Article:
Stepping on stage to speak is one of the most enjoyable aspects of my life. I truly love the entire process: picking a topic, choosing the delivery, curating visuals, practicing and delivering the talk with the immediacy of a live audience. OK, almost the whole process. What follows the talk is incredibly stressful.
Am I a natural? To some extent. I know I have a comfort speaking in front of audiences that many people do not share. However I still get nervous and have plenty of hurdles to clear every single time, both external and internal. So here it is, the good, bad and ugly of stepping into that spotlight.
I Bring My ‘A Game’
It doesn’t matter if I’m speaking in support of a cause I care about, being paid to share my business expertise or am part of a lineup of speakers who are there supporting a passion project; I come prepared. The reason is simple: the audience deserves it.
I know my material cold.
By the time I hit the stage, my cats and husband will have heard the iterations countless times.
Some lines are written really well, but are absolute tongue twisters for me to say. Others were never great on the page and don’t improve aloud. This only comes to light when practicing. If there is a time limit, I rehearse until my delivery, pauses and all, is under the limit. If I will be using a handheld mic I break out the trusty hairbrush, following in the footsteps of aspiring comics and singers around the globe.
When the emotions take over, the excitement, the interaction with the audience; rehearsing allows me to take a few extra pauses, to work with the audience and not get lost in the moment.
It isn’t my fault if technology fails, however, not bringing my ‘A game’ on the day of stepping into the spotlight falls squarely on my shoulders.
No speakers notes? Don’t need’em.
Mic stopped working? I can project.
Visuals not functioning? No problem - well the audience will miss out on some great cat slides but the speech itself isn’t disrupted.
There is another great reason for being prepared. The inner demon who wants to shake my confidence.
And let me tell you, she is very good at what she does.
Warning: Impostor Syndrome Straight Ahead
Inevitably as the date approaches, Impostor Syndrome rears its ugly, soul crushing head.
Impostor Syndrome happens to anyone. It can spring up at any time. Self-doubt is a human reaction, usually when we try something new but surprisingly, it earns frequent flier miles on the core functions of our livelihood.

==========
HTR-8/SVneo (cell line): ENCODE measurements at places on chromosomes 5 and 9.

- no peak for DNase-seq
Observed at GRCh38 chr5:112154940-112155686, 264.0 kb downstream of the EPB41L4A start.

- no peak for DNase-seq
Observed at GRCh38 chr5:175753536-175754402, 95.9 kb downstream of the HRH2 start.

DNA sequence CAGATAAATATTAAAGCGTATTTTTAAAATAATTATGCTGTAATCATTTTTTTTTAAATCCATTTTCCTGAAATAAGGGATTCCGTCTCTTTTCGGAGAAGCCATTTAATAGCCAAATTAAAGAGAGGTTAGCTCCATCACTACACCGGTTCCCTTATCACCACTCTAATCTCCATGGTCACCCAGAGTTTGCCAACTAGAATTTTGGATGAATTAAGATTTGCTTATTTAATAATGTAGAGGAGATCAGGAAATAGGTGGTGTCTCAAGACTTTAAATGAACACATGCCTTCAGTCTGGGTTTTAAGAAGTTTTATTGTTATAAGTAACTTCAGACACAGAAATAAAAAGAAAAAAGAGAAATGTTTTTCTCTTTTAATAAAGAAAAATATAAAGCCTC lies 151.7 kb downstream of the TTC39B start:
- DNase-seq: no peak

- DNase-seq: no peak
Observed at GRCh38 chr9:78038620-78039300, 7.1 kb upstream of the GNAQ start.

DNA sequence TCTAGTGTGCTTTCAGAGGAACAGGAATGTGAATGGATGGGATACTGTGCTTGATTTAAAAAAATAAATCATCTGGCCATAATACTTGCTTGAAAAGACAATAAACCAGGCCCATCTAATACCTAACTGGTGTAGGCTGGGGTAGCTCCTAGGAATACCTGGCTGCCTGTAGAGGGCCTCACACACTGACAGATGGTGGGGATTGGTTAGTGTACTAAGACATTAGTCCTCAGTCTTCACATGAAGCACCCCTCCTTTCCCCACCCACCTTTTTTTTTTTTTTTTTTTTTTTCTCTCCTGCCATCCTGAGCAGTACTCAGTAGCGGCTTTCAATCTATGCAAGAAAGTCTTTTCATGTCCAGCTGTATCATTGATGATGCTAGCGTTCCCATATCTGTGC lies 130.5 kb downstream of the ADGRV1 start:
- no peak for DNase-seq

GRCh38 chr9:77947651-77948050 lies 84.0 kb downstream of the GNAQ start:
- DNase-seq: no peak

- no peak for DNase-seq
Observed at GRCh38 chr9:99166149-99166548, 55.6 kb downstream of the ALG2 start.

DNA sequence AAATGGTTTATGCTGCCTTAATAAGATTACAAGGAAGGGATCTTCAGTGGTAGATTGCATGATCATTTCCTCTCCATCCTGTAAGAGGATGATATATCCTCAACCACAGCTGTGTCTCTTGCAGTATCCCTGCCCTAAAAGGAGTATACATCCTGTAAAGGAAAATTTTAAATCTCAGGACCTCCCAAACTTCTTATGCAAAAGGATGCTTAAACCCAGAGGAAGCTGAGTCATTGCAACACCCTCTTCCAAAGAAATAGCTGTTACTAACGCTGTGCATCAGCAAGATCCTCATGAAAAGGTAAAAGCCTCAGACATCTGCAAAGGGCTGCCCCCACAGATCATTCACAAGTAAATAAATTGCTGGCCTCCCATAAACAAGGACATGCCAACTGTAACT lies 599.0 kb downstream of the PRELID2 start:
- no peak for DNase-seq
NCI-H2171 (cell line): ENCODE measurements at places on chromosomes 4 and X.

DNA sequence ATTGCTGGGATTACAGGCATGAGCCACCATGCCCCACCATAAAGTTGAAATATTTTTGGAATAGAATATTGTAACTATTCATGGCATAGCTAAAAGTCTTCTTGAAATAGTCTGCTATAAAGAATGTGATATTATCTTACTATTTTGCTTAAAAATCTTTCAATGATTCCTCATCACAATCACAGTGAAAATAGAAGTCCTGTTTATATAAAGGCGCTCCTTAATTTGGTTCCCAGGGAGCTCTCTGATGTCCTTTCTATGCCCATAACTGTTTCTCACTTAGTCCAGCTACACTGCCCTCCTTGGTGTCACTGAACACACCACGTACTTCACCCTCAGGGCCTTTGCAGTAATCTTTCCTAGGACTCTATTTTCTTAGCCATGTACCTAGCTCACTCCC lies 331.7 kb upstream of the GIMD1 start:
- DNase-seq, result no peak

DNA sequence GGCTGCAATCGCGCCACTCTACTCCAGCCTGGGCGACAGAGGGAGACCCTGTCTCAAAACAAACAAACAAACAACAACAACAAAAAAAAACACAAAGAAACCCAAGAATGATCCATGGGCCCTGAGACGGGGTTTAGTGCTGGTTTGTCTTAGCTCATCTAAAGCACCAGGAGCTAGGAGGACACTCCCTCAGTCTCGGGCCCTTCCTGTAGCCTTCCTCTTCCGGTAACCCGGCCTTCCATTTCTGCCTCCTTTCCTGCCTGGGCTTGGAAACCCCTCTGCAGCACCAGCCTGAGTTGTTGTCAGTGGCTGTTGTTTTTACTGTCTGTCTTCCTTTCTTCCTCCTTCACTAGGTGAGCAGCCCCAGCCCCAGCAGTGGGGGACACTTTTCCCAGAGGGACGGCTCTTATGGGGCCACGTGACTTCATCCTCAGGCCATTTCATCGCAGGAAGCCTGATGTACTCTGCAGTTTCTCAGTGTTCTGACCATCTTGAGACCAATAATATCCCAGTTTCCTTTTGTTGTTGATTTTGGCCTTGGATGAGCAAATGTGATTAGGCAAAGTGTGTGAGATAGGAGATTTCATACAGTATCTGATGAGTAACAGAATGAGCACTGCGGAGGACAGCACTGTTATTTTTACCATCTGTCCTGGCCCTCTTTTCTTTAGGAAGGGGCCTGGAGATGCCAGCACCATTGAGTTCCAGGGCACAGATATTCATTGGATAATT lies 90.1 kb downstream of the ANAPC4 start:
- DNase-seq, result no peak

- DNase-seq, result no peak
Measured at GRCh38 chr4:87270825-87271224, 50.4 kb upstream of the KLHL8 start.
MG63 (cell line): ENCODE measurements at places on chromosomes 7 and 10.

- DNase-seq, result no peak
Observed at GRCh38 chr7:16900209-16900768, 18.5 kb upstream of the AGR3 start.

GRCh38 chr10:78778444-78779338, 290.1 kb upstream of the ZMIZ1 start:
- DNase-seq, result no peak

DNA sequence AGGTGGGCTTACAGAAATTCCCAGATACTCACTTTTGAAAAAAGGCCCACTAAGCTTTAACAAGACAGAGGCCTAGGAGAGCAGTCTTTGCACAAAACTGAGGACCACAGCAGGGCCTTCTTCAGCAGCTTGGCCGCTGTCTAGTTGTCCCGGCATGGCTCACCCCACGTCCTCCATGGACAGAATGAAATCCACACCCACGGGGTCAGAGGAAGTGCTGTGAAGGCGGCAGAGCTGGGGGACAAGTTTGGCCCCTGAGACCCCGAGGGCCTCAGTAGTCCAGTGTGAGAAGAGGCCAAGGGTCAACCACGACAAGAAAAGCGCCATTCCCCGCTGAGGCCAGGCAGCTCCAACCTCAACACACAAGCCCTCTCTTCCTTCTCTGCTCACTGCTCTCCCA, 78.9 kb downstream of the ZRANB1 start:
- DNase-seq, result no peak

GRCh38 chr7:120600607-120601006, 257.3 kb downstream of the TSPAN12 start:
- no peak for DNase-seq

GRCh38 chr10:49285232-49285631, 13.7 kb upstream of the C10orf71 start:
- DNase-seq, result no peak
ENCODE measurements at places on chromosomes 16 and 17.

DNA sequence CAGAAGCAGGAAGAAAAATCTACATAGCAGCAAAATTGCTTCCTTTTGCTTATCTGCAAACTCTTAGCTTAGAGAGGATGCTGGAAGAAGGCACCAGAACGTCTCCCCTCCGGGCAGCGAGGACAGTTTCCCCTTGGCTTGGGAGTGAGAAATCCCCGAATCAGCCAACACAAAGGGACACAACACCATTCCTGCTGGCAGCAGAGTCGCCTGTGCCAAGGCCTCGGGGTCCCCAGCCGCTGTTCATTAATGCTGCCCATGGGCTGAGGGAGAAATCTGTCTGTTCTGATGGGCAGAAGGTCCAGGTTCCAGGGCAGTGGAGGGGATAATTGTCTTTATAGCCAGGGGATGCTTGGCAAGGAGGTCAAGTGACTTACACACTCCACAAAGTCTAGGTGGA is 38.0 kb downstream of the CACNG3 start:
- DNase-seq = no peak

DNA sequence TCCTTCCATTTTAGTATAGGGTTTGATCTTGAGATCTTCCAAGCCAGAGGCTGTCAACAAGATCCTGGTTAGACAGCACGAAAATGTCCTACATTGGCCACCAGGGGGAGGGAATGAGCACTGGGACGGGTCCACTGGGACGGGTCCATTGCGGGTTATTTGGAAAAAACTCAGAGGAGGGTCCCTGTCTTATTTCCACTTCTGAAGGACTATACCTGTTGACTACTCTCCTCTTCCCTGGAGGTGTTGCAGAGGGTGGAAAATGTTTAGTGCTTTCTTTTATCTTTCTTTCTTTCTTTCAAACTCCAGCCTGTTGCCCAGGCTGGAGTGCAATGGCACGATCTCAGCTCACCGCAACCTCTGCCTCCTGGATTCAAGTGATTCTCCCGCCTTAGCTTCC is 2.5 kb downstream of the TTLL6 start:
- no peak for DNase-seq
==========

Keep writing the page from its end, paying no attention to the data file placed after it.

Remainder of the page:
On the show “Comedians in Cars Getting Coffee” Jerry Seinfeld and Jimmy Fallon discuss how it hits them:
Sometimes when I’m backstage I think,’ I don’t even know why I picked this business, I don’t have what these people want to see’ -J Seinfeld
Addressing Jimmy Fallon, “how close, up until the curtains opening, and you walking out have you ever said to yourself ‘I can’t do this’?”
Right up to the curtain opening - J Fallon
In my case, maybe I get tempted to reach out and connect with the fellow speakers, sponsors, or organizers to wish them well prior to the event. Or I catch a new article or video on the same subject. Next thing you know I am reading a bio that starts me down a the insecurity spiral.
“What the hell am I doing on the same stage as…?”
“They’ve got way more experience than I do”
“Why would anyone care about my perspective?”
Since I have already put in all the hard work (thank you ‘A game’!) this momentary lapse of sanity passes over me and moves on by. If it wants to take hold, my heels dig in and I flip the script.
“I am ready to show everyone why I deserve a place on that stage/in front of that room…”
Needless to say, I still get hooked. Being prepared keeps those nerves from taking me down.
Getting on stage doesn’t worry me — yet post-talk networking stresses me out.
My memory is usually quite trustworthy, but coming off a talk, my brain is a fog machine that makes everything a little hazy. My focus disappears. The nervous energy dissipates. At the same time I have to start trying to remember who everyone is. Because I am seeing people outside of the normal context it takes longer to put two and two together.
That person looks familiar, how do I know them?
Quick wave. A smile.
Oh, now we are talking.
I’m half-listening as I frantically search the recesses of my brain for their name.
Darn, Greg just joined the conversation and pretty soon I will be expected to introduce him to…what is her name again….Betty? Yes, Betty! Phew, made it through without anyone noticing.
Also, I am not good at small talk. I get so much pleasure from hours-long conversations with people, but the breezy nature of networking confounds me. Meeting people with similar interests should be a lovely experience. In any other setting I would enjoy it. I love getting to know people, just not hundreds of people at once!
Maybe I still am waiting for the not-so-subtle sales pitch. Or maybe it is the reminder that I am so bad at promoting myself in person that I heap on the extra stress in networking situations and forget how to speak like a normal human being in a social setting. Stumbling over names, forgetting where people work and overall doing a lackluster job of communicating.
The irony is not lost on me.
Glendalynn Dixon guides business transformations focused on data strategy, leadership & change management. She is a bestselling author, speaker and mentor who champions women in technology and uses stories from her wild ride of a life to challenge preconceived notions. Glendalynn shares the story of finding her voice to create change in Carpe Diem